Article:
The story is an unusual one, that is for certain. We have published here many times the chart supplied by the IDF that shows amount of service time for those above the age of 21.

Keep us informed if this is a new policy, or a news worthy exception.
I could be wrong, but it seems that these days the IDF will take those who show enough initiative, motivation (maybe it's just me hoping). Notice, he actually went down there and asked, otherwise nothing would happen. Not sure what the absolute limit would be, he was 27 at the time. The thing that surprises me the most is the the Hebrew aspect. I gather if he is "heavily accented" now, 2 years later, I can only imagine what his Hebrew was like a few months in. I have nothing but admiration for him of course, just surprised.
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Old 06-27-2010, 10:15 AM
tzvi.mejer tzvi.mejer is offline
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In the IDF, as a citizen you have the right to serve and defend your country, if for any reason (age,disabilities,family or social problems,etc) you may be exempt from the mandatory service,you have the right to volunteer for service, and your case will be dealt with on a case by case manner.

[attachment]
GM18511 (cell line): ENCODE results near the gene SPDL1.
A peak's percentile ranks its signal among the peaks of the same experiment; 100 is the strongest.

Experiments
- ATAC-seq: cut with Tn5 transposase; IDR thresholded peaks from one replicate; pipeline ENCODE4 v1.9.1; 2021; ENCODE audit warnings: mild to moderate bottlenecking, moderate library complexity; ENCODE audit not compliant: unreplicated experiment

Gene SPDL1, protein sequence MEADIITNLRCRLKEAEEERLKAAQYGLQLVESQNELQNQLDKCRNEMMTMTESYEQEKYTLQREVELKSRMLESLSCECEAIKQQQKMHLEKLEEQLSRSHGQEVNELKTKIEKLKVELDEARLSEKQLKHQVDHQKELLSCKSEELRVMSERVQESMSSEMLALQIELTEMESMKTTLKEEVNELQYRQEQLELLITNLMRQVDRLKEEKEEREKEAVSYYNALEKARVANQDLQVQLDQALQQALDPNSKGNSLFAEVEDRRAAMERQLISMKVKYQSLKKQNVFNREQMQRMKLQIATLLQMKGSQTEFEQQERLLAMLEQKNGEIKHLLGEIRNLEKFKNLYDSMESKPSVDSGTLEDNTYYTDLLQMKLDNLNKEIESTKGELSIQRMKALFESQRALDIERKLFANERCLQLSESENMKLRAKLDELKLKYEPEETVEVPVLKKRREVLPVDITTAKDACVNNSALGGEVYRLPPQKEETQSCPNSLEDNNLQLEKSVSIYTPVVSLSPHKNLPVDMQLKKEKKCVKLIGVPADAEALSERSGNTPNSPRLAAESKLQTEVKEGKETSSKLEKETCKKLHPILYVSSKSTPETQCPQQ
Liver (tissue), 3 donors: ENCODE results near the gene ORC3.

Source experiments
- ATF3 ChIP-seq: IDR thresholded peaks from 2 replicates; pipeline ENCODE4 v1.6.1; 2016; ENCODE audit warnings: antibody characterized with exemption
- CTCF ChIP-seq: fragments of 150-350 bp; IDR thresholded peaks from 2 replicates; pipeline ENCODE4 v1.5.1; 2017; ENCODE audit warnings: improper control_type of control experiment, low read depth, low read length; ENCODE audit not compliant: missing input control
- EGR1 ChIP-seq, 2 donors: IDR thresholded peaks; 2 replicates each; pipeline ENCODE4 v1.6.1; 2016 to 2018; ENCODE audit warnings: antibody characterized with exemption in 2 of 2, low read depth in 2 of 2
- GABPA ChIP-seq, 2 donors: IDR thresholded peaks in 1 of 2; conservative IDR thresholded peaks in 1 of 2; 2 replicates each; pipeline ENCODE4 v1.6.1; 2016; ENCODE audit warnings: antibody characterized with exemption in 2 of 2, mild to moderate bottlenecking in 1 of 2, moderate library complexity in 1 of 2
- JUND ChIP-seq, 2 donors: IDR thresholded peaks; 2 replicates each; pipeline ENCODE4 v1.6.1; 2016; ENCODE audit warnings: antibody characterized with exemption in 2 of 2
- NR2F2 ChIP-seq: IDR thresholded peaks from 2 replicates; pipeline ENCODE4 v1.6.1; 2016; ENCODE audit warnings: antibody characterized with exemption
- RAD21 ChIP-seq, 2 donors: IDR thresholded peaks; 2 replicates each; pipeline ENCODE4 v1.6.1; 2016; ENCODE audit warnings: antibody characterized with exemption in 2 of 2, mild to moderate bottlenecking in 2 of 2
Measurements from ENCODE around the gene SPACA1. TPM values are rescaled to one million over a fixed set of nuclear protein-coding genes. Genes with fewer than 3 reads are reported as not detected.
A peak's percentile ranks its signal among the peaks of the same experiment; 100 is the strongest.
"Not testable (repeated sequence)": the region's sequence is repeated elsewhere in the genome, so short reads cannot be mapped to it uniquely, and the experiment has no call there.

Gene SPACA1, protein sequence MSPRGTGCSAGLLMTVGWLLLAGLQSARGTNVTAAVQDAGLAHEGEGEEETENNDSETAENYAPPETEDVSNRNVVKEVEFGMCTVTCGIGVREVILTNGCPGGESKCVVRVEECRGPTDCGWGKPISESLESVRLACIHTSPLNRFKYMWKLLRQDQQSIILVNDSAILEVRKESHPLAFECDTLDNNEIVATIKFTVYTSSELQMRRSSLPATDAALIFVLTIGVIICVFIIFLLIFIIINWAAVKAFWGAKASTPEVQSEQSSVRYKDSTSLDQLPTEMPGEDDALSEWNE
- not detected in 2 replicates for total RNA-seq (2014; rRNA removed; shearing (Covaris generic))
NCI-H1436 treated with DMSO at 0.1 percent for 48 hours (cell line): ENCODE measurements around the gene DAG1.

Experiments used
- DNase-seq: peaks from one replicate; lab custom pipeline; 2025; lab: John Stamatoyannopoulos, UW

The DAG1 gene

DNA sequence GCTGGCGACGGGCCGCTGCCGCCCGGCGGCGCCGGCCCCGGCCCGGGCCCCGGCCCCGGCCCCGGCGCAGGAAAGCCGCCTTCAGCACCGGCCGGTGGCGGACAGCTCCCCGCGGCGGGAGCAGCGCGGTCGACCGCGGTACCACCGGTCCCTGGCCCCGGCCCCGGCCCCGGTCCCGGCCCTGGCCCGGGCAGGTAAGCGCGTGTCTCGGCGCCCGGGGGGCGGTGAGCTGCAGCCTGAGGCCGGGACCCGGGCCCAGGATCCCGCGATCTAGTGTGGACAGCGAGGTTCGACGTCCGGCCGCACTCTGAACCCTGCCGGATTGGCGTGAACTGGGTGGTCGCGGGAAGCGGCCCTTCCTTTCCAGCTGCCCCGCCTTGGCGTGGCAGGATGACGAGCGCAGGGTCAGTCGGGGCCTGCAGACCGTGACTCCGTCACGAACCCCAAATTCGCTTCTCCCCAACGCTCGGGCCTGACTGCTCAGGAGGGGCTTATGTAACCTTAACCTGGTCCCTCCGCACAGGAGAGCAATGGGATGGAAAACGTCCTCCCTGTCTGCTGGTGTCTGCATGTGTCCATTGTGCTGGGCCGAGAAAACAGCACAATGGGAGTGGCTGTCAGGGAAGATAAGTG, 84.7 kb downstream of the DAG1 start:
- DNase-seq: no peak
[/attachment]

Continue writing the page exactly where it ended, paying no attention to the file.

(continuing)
In many cases, people who have served and after a number of years of reserve duties were given a full discharge, do sign papers volunteering for continuance of service in the reserves, i have done it and served until the age of 55, when because of my work i could not continue ( overseas work).
It is my personal belief, that it is a right as an Israeli, to serve my country, to defend it against any treats and to protect the citizens of it, it is not a government mandated obligation to do so, but it is a moral obligation in a personal basis.
So even when you are excepted, for any reason, it is your moral obligation to continue doing your part as an Israeli and as a member of our community, the IDF will try to accommodate your wish if is possible.
In regards of people from other countries and with out Jewish ancestry,it is much more difficult to accommodate, some segments may consider that in accepting the good will of non Israelis and giving them the opportunity to join the IDF, it could be seen as if Israel is accepting mercenaries which if I'm not incorrect will brake a few rules of international laws, and in certain cases will be considered as criminal by the Geneva convention, I'm not an expert on the matter, it is not view as a good thing by the international community in any case.
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Old 07-14-2010, 01:06 AM
sanday_f sanday_f is offline
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Quote:
Originally Posted by tzvi.mejer View Post
In the IDF, as a citizen you have the right to serve and defend your country, if for any reason (age,disabilities,family or social problems,etc) you may be exempt from the mandatory service,you have the right to volunteer for service, and your case will be dealt with on a case by case manner.